Author :
R.L. (Buzz) Scher
Category :

The 122nd Christmas Bird Count in Alaska

 Audubon > News Read More 

While reviewing the findings of the 122nd Christmas Bird Counts in Alaska one word kept coming to mind – unremarkable. In other words, the individual counts from this past cycle exemplified a good old Alaska winter – very wet in the coastal areas, very snowy inland, and just plain cold everywhere. As a result, a surprising number of the resident birds were missed on the ‘count days’; and notably fewer of the fall migrants that often ‘linger’ into the early winter simply did not this year – for example, no Ruby-crowned Kinglet, Hermit Thrush, American Pipit, or Yellow-rumped Warbler were reported on any State count this year – all species that have each previously been found during at least seven of the past 10 years.

Looking at the State in closer detail, 12 counts were conducted in the southeast ‘panhandle’, where the climate is generally characterized by mild but often very wet maritime conditions. These counts, with their 269 total participants, tallied 93 count day (very low) plus 10 count week species, and 36,902 individual birds (better than 2021 but still low). Sitka again produced the most count day species (65); Glacier Bay the most count week species (15) and individual birds (7751); and Haines the most participants (52). Noteworthy count day species for this subregion included a Wood Duck again at Sitka, a new State high count of 31 Anna’s Hummingbirds at Ketchikan [remarkable], and a Harris’s Sparrow at Mitkof Island; and count week species including Fork-tailed Storm-Petrel at Sitka, Brandt’s Cormorant at Ketchikan, American Coot at Juneau, Snowy Owl at Chilkat (no details provided), and Barred Owl at Juneau.

Nine counts were conducted in the south-coastal subregion, which extends from the western Gulf of Alaska across the Cook Inlet-Kenai Peninsula to Kodiak Island, where relatively ‘mild’ winter climate conditions typically prevail (but not this year). These counts, with their total 465 participants, tallied 112 count day (low) and four count week species, and 58,090 (very low) individual birds. Kodiak reported the most species (82, highest for the State) and individual birds (13,957, also highest for the State), Seward had the most of count week species (9), and Anchorage the most participants (181, highest for the State). Highlights for this subregion included: 1419 Emperor Geese at Kodiak, 11 Sharp-shinned Hawks at Homer (new Alaska high count), 1012 Bald Eagles at Soldotna (new high count for this subregion), 1456 Feral Pigeons and 1817 European Starlings at Anchorage (both new Alaska high counts – Anchorage must be very proud), single Northern Flickers at Anchorage, Homer and Matanuska-Susitna Valley, three Lapland Longspurs at Kodiak, two Brambling at Homer, and a count week McKay’s Bunting at Narrow Cape.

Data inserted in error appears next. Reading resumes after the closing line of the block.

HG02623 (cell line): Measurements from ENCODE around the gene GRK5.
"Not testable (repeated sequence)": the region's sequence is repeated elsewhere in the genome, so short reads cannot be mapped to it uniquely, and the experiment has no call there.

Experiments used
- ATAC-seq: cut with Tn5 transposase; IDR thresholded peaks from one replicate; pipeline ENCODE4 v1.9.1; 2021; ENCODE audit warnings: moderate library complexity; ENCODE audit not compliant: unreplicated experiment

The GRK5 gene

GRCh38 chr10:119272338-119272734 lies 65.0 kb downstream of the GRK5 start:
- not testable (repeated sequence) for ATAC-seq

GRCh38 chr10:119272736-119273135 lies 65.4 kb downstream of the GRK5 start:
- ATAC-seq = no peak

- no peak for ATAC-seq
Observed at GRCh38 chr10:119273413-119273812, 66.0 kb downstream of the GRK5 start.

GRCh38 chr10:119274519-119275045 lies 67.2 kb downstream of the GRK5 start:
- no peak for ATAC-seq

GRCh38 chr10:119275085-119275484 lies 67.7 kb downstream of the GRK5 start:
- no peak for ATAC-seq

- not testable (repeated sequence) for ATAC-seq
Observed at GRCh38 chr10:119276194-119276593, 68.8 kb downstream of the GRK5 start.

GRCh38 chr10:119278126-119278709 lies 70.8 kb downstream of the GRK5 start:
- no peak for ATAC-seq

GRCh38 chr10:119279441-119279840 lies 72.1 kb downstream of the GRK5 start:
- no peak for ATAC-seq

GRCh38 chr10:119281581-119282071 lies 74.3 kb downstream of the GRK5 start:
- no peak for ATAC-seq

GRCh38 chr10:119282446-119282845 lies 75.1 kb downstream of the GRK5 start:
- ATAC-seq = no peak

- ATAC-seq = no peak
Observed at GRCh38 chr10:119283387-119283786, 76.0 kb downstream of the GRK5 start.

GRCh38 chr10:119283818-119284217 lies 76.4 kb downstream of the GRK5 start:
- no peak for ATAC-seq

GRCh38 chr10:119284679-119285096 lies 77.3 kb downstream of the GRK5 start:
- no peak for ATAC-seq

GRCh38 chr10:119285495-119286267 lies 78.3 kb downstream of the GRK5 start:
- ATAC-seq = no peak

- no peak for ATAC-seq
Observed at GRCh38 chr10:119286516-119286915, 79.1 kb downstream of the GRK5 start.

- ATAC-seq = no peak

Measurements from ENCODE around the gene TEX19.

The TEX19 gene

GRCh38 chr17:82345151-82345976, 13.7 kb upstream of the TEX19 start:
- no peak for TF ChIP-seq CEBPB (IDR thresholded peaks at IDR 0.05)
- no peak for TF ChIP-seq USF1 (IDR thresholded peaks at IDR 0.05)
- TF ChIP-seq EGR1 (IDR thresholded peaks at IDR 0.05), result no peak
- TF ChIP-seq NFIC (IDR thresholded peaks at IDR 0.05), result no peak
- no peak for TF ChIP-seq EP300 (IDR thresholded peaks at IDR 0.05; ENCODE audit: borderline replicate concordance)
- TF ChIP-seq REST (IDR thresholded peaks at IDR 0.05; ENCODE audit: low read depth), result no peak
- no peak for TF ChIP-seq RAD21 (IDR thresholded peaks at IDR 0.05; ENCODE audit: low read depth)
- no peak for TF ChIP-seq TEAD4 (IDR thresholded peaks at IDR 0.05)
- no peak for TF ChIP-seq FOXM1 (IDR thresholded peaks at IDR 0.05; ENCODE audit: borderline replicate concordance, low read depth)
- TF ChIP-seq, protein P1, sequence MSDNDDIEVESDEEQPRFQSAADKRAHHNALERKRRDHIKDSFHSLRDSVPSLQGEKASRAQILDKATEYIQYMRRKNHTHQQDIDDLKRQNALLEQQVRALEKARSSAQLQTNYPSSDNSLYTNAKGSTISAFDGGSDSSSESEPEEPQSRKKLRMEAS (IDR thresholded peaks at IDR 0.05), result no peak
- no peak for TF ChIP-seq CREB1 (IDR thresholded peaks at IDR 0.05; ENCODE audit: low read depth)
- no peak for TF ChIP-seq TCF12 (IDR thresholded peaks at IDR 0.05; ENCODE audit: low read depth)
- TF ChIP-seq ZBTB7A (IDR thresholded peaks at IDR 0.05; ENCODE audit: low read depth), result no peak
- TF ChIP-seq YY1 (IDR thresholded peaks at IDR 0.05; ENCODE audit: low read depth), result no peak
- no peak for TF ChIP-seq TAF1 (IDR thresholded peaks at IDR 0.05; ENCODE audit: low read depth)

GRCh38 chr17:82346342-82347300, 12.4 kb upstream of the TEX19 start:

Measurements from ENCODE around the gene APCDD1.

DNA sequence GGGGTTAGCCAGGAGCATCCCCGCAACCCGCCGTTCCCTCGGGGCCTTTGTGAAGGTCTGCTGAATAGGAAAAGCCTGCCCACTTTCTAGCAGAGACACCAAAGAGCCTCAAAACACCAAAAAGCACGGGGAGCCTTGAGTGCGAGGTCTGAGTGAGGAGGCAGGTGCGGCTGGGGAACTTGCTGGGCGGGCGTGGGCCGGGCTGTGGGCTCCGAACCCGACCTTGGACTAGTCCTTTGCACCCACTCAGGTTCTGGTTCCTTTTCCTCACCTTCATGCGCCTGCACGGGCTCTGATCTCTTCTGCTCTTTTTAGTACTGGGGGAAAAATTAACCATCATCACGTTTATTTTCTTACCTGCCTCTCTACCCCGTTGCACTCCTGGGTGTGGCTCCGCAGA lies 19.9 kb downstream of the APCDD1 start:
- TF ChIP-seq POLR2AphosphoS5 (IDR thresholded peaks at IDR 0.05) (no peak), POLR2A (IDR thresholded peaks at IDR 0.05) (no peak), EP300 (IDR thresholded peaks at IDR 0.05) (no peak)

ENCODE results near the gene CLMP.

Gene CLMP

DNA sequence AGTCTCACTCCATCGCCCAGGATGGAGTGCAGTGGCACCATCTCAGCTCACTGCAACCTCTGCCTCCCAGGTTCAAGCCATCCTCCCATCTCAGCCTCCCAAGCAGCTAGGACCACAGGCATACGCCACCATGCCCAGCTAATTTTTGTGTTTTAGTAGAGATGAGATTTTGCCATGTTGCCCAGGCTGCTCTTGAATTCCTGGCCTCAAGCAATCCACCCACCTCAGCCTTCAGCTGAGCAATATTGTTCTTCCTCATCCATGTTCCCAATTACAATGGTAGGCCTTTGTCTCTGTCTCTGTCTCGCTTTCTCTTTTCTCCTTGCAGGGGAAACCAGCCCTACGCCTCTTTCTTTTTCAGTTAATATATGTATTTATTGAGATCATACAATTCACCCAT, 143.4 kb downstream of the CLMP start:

Fourteen counts were completed in the interior subregion, which covers the vast majority of Alaska and is characterized by drier and more extreme cold winter conditions (count day ‘high’ air temperatures were below -20 F on four counts!). The total counts involved a low 230 hardy participants who tallied 29 count day plus four other count week species, and a low 4552 individual birds. Fairbanks again topped all others with most species (25), individual birds (3556), and participants (117). Highlights for this subregion included: a Lesser Scaup and White-crowned Sparrow at Fairbanks; and suspect (no details provided) Varied Thrush and Fox Sparrow at Healy. And surprisingly, no ptarmigan species were reported on any interior count this year.

Three counts were completed in the western subregion of the State, which shares similar but slightly milder winter temperatures with the interior conditions. These counts produced a total of 18 species (lowest in five-plus years), 1083 individual birds, and involved a record high 81 participants. Shageluk reported the most species (13) and involved the most participants (34), while Nome tallied the most individual birds (552). Most notable were 119 Common Redpolls at Bethel (new high count for the subregion).

And ending our look at the State, three counts were completed in the southwest subregion – characterized by wet and windy maritime conditions. On these counts, 29 participants tallied 55 count day plus five other count week species, and 8377 individual birds. Unalaska reported the most species (37), individual birds (5479), and participation (15). Highlights for this subregion included: 30 Gadwall and 547 Greater Scaup at Unalaska (both new high counts for the subregion); an Arctic Loon, 60 Laysan Albatross (new State high count), and a count week Whiskered Auklet at Shemya; and a count week Red Crossbill (photographed) at King Salmon-Naknek.

Finally, and with great sadness, all of the 122nd counts in Alaska were dedicated to the memory of David D. Delap, who died in October 2022. Dave had lived in Anchorage since 1965, was a well-loved teacher (twice nominated for teacher of the year in the Anchorage School District), and to say the least a life-long and avid birder. Dave participated in 52 Anchorage CBCs, and was the compiler for a remarkable 33 years, retiring from that role in 2004 – may he rest in peace.

Cheers!

 

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